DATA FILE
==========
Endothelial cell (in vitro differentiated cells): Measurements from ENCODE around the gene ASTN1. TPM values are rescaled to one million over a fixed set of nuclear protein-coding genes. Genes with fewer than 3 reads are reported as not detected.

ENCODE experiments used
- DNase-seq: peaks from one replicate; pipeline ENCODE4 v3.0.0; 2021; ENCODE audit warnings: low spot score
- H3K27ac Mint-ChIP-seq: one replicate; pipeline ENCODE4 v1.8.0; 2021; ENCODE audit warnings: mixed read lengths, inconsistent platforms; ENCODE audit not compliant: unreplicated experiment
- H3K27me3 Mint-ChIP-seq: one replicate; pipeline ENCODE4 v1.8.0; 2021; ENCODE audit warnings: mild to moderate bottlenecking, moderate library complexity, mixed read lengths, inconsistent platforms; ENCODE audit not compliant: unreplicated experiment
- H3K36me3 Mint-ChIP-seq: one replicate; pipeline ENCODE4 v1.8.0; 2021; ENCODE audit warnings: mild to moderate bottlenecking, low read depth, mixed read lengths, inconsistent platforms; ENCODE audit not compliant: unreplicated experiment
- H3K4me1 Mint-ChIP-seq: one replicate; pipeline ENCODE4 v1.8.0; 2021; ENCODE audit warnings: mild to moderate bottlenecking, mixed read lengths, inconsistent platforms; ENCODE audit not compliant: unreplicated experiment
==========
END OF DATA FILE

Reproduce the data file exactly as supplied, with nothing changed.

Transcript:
Endothelial cell (in vitro differentiated cells): Measurements from ENCODE around the gene ASTN1. TPM values are rescaled to one million over a fixed set of nuclear protein-coding genes. Genes with fewer than 3 reads are reported as not detected.

ENCODE experiments used
- DNase-seq: peaks from one replicate; pipeline ENCODE4 v3.0.0; 2021; ENCODE audit warnings: low spot score
- H3K27ac Mint-ChIP-seq: one replicate; pipeline ENCODE4 v1.8.0; 2021; ENCODE audit warnings: mixed read lengths, inconsistent platforms; ENCODE audit not compliant: unreplicated experiment
- H3K27me3 Mint-ChIP-seq: one replicate; pipeline ENCODE4 v1.8.0; 2021; ENCODE audit warnings: mild to moderate bottlenecking, moderate library complexity, mixed read lengths, inconsistent platforms; ENCODE audit not compliant: unreplicated experiment
- H3K36me3 Mint-ChIP-seq: one replicate; pipeline ENCODE4 v1.8.0; 2021; ENCODE audit warnings: mild to moderate bottlenecking, low read depth, mixed read lengths, inconsistent platforms; ENCODE audit not compliant: unreplicated experiment
- H3K4me1 Mint-ChIP-seq: one replicate; pipeline ENCODE4 v1.8.0; 2021; ENCODE audit warnings: mild to moderate bottlenecking, mixed read lengths, inconsistent platforms; ENCODE audit not compliant: unreplicated experiment